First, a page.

"Xenophobic populism and hate speech have continued to be on the rise in 2017, with high levels of migration and challenges of integration, religious extremism, terrorist attacks and the austerity-driven socio-economic climate observed all over Europe," the organization said.
The ECRI warned that in some countries, there was "a trend to depict multiculturalism as a dangerous notion and to pursue a pattern that seems to negate and deny the value of human rights and their universality."
According to the ECRI, such a trend could hinder social cohesion and incite acts of hostility, discrimination, hate speech or even violence.
In order to combat racial discrimination, xenophobia and related forms of intolerance, states must not only take legislative measures against the use of hate speech, but also steps to respond to the conditions conducive to its use, the report said.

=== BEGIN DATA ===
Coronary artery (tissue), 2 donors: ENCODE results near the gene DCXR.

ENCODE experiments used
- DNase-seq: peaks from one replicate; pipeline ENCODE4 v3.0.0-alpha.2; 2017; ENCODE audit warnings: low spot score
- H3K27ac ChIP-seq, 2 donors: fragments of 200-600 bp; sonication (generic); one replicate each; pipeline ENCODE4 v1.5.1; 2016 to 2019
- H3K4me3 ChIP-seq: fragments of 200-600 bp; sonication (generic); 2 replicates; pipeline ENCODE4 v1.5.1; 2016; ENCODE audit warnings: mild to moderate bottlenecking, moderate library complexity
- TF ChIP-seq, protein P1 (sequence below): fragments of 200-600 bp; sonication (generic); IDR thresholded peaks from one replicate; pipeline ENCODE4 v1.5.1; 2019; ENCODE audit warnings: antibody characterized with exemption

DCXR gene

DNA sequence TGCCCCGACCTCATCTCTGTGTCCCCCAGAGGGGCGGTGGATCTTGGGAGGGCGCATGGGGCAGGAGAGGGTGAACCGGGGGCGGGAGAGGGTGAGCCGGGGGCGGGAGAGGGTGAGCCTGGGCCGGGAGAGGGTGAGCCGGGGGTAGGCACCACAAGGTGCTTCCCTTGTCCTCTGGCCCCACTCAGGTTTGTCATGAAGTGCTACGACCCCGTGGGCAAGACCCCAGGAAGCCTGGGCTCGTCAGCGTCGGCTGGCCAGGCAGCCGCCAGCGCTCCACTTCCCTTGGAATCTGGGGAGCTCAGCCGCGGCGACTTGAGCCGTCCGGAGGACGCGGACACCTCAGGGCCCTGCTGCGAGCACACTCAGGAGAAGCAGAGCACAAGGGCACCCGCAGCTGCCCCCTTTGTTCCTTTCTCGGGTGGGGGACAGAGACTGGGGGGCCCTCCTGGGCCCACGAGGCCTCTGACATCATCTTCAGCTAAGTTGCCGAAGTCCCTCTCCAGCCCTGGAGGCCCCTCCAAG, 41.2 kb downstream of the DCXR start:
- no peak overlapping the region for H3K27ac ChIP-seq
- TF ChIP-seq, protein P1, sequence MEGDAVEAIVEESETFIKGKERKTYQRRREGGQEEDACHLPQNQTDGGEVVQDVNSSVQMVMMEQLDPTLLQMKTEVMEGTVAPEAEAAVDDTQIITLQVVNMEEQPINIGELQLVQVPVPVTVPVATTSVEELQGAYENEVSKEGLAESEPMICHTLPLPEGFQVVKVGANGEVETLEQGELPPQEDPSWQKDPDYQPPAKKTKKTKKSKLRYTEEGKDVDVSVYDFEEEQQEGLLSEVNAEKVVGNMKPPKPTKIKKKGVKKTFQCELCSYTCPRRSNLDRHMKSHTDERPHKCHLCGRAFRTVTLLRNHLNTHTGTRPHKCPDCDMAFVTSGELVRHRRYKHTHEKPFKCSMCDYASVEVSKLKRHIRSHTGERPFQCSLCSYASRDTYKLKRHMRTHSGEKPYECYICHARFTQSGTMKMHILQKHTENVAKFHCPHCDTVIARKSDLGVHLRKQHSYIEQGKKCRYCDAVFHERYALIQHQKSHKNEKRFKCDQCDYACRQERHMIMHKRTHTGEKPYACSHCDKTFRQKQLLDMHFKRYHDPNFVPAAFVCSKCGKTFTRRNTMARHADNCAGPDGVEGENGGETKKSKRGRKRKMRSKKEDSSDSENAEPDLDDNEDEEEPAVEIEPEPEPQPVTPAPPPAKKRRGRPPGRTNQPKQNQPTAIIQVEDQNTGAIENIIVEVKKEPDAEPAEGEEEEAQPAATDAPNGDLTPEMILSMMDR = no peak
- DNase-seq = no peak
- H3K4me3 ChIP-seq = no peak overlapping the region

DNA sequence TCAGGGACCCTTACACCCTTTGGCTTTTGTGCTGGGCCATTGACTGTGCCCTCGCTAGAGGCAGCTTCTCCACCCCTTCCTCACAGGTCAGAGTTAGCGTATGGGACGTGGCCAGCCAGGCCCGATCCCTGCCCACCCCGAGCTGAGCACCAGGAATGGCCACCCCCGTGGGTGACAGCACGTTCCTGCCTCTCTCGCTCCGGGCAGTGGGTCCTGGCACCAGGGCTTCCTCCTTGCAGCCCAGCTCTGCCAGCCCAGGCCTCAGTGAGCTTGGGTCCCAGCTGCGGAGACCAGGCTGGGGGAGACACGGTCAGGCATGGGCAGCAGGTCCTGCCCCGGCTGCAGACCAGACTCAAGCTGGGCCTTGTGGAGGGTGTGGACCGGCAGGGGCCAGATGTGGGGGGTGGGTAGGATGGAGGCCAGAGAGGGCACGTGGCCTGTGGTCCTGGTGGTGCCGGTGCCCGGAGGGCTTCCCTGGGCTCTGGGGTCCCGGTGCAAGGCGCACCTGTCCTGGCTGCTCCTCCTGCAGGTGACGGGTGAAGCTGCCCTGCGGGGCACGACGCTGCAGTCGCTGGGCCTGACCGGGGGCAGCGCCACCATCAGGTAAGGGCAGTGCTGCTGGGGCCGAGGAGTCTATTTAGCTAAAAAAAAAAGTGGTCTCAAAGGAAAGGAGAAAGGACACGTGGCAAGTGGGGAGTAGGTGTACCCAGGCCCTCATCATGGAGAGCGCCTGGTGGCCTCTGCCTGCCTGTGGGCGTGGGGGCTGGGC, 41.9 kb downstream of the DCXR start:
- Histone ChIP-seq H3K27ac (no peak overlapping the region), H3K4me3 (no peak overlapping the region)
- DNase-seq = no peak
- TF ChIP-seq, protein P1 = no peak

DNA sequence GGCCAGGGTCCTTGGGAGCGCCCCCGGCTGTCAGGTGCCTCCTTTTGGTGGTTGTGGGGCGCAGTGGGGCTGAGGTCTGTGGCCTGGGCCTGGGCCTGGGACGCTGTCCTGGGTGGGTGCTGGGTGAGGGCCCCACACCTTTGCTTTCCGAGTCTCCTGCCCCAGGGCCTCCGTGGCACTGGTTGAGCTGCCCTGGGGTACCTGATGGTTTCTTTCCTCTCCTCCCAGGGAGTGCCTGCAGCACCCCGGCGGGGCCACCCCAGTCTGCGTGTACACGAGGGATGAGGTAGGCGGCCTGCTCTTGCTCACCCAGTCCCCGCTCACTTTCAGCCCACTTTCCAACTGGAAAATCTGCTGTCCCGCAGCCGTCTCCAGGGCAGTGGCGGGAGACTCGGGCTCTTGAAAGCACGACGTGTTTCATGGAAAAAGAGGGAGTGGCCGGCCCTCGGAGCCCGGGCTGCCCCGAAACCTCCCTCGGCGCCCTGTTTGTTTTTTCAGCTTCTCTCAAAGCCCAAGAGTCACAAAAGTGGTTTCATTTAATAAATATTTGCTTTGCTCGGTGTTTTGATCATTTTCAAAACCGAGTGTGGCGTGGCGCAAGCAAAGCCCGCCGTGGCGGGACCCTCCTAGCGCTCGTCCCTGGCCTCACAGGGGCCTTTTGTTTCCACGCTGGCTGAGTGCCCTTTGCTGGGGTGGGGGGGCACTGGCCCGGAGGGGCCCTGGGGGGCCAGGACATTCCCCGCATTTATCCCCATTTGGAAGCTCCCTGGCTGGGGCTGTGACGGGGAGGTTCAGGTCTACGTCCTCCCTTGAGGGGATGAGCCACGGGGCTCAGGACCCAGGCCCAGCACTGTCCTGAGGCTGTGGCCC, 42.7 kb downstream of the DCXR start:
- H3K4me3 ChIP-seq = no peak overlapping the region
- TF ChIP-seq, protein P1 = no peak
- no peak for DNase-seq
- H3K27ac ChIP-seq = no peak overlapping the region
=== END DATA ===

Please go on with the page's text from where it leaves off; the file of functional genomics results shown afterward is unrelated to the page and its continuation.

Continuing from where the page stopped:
"Managing migration while respecting human rights obligations has remained a major challenge in many member states. Migration has continued to be represented by xenophobic populist circles as a threat to social cohesion and security. This discourse often overlooks the evidence-based facts about migration," the ECRI said.
Europe should adopt a more inclusive approach to immigration and provide dignified support to people coming to the continent, the ECRI indicated.
"While acknowledging the challenges of migration, ECRI encourages changing the narrative to a more balanced and fact-based discourse that emphasizes the positive contribution of well-governed migration, in particular by underlining the opportunities and resources migrants can bring," the organization stressed.
Since 2015, Europe has been experiencing its worst migration crisis in recent history, struggling to accommodate hundreds of thousands of refugees and migrants fleeing hostilities in the Middle East and North Africa.